Dear lung cancer patient who smoked:
Please forgive yourself. No one deserves to die from lung cancer. No one.
We have all done things that could impact our health. Do heart patients deserve to die because one of their habits might have contributed to a heart attack? Do I deserve to die because I used high doses of sugar and caffeine (M&Ms and regular Coca-Cola) to get through late night study sessions in college?
Most people who took up smoking did so when they were teenagers. It looked cool. It looked grown up. Others of us made different not-so-healthy choices at that age. Yes, it’s healthier not to smoke. But it’s not a sin that warrants the death penalty.
You had some help forming your smoking habit. The tobacco and entertainment industries made smoking look “cool” and “mature” through TV, advertising, billboards and movies, especially during the 50s and 60s. Tobacco companies upped the ante over the years by adding nicotine and other chemicals to their products that ensured their customer base got addicted quickly and stayed addicted.
Rather than asking whether you deserve to die, perhaps you should try asking who or what you have to live for.
A lung cancer patient who never smoked
Awesome piece, Janet.
So true. The last thing a lung cancer patient needs is a dose of guilt about once smoking. As you’ve pointed out, lung cancer can strike anyone–regardless of whether they’ve smoked or not.
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Isn’t that a sad commentary on people …. A division within the cancer community. As if having any type of cancer isn’t bond enough. But it’s true.
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Thank you for sharing this!
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Great post. No one “deserves” to die from any form of cancer. Period. And those who don’t understand this, or who lack any kind of compassion for the ill, strictly from their life styles, are morally corrupt and soulless, and deserve not a whit of response or acknowledgement.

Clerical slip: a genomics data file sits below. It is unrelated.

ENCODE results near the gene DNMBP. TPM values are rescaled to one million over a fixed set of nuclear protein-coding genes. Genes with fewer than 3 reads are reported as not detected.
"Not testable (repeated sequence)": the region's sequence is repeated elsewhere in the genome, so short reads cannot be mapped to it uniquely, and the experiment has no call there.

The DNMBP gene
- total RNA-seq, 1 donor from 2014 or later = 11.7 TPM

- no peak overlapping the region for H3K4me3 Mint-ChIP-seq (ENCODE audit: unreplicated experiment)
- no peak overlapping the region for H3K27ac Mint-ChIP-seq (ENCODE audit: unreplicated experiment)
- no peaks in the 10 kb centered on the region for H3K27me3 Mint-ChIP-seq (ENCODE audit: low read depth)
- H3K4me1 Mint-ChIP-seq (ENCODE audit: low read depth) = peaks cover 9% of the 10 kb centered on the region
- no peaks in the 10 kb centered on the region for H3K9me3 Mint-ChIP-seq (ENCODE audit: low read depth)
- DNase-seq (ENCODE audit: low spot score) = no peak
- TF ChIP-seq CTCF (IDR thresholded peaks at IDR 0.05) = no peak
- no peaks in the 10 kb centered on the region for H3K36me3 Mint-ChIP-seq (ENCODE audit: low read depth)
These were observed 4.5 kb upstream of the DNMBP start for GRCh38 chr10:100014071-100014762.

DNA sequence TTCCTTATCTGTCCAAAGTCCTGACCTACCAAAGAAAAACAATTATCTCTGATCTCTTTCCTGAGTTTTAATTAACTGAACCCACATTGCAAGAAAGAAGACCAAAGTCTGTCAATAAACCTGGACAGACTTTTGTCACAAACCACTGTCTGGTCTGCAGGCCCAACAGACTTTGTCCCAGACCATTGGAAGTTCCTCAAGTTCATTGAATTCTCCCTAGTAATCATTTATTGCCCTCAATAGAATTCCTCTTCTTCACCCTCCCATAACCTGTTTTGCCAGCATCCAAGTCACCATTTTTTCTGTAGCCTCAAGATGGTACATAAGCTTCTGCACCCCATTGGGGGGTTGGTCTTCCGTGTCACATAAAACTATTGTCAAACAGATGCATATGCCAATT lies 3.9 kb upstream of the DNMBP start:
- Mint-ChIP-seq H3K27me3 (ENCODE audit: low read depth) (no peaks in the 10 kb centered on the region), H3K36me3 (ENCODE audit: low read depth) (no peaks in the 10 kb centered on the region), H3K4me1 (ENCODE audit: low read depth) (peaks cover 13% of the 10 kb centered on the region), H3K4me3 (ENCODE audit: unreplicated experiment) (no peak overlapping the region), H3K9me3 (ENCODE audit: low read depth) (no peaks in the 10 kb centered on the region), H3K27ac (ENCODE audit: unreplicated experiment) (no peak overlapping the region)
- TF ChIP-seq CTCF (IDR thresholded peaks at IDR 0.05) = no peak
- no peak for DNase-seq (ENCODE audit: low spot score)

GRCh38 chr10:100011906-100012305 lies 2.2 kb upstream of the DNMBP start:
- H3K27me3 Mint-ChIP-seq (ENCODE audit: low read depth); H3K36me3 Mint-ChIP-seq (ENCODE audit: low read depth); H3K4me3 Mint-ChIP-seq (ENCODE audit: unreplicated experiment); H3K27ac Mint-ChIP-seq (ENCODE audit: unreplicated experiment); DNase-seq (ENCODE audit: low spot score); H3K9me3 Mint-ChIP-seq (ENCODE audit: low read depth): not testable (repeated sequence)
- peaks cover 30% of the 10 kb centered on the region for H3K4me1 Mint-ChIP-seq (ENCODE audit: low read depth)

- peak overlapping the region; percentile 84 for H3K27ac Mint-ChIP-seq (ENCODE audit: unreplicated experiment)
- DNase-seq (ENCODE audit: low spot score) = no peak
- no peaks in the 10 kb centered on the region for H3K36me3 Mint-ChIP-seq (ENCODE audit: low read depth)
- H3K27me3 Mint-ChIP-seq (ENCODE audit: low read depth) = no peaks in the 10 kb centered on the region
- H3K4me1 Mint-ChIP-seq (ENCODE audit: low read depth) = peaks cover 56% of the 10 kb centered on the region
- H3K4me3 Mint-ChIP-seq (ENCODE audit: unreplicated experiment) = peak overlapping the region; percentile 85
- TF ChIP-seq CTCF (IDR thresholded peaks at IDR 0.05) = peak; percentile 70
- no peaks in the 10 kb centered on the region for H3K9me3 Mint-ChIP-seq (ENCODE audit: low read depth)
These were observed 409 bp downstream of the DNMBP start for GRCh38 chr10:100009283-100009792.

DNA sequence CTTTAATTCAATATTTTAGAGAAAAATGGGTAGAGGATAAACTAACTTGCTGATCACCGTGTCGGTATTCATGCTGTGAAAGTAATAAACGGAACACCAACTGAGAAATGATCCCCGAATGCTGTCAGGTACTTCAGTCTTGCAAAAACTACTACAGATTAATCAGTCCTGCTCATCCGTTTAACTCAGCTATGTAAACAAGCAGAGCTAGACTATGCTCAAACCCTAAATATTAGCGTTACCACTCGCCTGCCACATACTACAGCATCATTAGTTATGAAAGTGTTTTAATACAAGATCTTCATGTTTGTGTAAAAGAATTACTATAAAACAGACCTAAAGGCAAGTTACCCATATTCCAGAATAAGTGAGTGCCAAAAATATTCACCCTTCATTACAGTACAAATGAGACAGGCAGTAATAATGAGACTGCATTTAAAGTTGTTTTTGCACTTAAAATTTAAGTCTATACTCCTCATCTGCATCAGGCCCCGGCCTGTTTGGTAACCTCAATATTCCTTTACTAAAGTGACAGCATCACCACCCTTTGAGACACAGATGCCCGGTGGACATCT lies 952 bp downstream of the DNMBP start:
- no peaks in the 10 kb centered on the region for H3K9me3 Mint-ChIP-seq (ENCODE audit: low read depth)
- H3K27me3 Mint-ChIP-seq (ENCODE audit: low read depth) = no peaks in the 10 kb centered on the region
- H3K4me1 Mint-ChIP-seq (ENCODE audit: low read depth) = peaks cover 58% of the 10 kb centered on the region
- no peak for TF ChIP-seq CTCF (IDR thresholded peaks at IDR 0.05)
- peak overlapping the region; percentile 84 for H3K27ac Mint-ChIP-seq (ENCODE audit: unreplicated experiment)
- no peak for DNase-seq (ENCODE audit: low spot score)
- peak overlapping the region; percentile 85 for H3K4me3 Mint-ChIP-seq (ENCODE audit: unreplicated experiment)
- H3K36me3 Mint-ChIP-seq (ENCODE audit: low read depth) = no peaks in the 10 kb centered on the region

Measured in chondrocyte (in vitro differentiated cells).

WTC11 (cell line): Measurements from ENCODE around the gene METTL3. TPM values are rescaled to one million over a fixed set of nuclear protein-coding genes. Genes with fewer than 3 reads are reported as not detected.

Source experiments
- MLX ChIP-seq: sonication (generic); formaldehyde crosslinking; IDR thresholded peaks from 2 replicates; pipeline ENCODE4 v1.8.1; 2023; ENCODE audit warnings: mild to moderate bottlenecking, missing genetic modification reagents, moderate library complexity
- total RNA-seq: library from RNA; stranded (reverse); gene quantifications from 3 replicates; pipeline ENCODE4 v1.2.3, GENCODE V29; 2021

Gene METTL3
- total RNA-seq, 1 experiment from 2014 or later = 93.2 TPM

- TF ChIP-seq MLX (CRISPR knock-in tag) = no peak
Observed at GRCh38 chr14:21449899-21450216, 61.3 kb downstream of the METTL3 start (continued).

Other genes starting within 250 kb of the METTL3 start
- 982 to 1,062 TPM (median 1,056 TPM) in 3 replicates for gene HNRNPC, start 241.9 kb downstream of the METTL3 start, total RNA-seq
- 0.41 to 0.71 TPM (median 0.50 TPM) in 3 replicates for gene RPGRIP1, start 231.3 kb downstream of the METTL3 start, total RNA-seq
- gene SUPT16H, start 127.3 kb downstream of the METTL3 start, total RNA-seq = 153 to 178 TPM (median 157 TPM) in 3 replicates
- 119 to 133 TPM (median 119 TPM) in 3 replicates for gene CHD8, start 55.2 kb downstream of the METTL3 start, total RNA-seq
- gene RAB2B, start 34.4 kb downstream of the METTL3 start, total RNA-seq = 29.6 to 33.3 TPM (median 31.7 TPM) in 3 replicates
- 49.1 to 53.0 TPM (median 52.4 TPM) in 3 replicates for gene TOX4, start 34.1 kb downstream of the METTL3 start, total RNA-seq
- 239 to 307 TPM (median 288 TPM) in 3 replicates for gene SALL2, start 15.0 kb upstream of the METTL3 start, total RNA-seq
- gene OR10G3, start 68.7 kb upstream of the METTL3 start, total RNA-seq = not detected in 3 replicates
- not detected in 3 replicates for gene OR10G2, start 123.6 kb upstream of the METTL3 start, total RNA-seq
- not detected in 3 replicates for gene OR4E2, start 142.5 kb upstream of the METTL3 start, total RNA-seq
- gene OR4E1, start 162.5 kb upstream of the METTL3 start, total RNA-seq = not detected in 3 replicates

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Dear lung cancer patient that didn’t smoke,
I was a pre-teen when my older sister invited me to smoke a cigarette with her. I worshiped her, and was excited she included me. Smoking united us. By sixteen, I had a full-blown addiction that I couldn’t break. But the day before my dad’s birthday, when I was 35 years old, I smoked my last cigarette.
For a decade, people celebrated this accomplishment with me. Relatives, friends and strangers asked me for tips to help them quit. More important, I forgave myself for poisoning my body for so long and committed to a healthy lifestyle.
At age 46, I was diagnosed with lung cancer. Since that day, every time someone hears of my diagnosis for the first time, they ask “Did you smoke?” and, unlike my never-smoker brothers and sisters, I respond yes. Yes, but I quit a decade ago. Yes, but I know lots of people with lung cancer who never smoked. Yes, but I don’t deserve to die!
I remind myself that the question usually is not intended to judge me, but rather the inquisitor is gauging their own risk. Smokers and ex-smokers usually follow-up with questions about my smoking history, perhaps hoping my history was worse than theirs. Never-smokers usually follow-up with questions about a loved-one’s smoking history, or about second-hand smoke. I patiently respond with the things I know, followed by “anyone with lungs can get lung cancer.” And in the end, many walk away still thinking that I deserve what I got, most without showing a bit of compassion. And I forgive myself once again, and tuck away the guilt and shame until the next round.
It’s exhausting. It’s hard enough to fight the guilt and shame we put ourselves through after diagnosis, but to be reminded of it again and again by strangers, while we’re literally fighting for our lives is something most of us don’t have the will or the strength to tolerate. Which is why, when I look at my ever-expanding list of lung cancer friends who are active advocates like me, I don’t see many who have a smoking history.
So you advocate for all of us. The rise in lung cancer among never-smokers has caused an explosion in lung cancer research (relatively speaking). We’re finally seeing this research extend the lives of lung cancer patients! And these patients are actively advocating for more research funding, better education, and better screening methods.
As for this former-smoker, I will continue to fight lung cancer stigma by your side, and to do everything in my power to improve survival outcomes, no matter how exhausting it is.
With much love,
A lung cancer patient who smoked.
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K, thank you so much for your dedicated advocacy and for sharing your perspective so eloquently. May I quote you in future writings?
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Janet…I love you blog…I love what you do…open the eyes to those than cannot see.
I failed to read that before send…I Love YOUR blog*
Thanks for this post! As a former smoker and a stage IV lung cancer survivor, I really appreciate the sentiments behind it. And agree 100%. Thank you.
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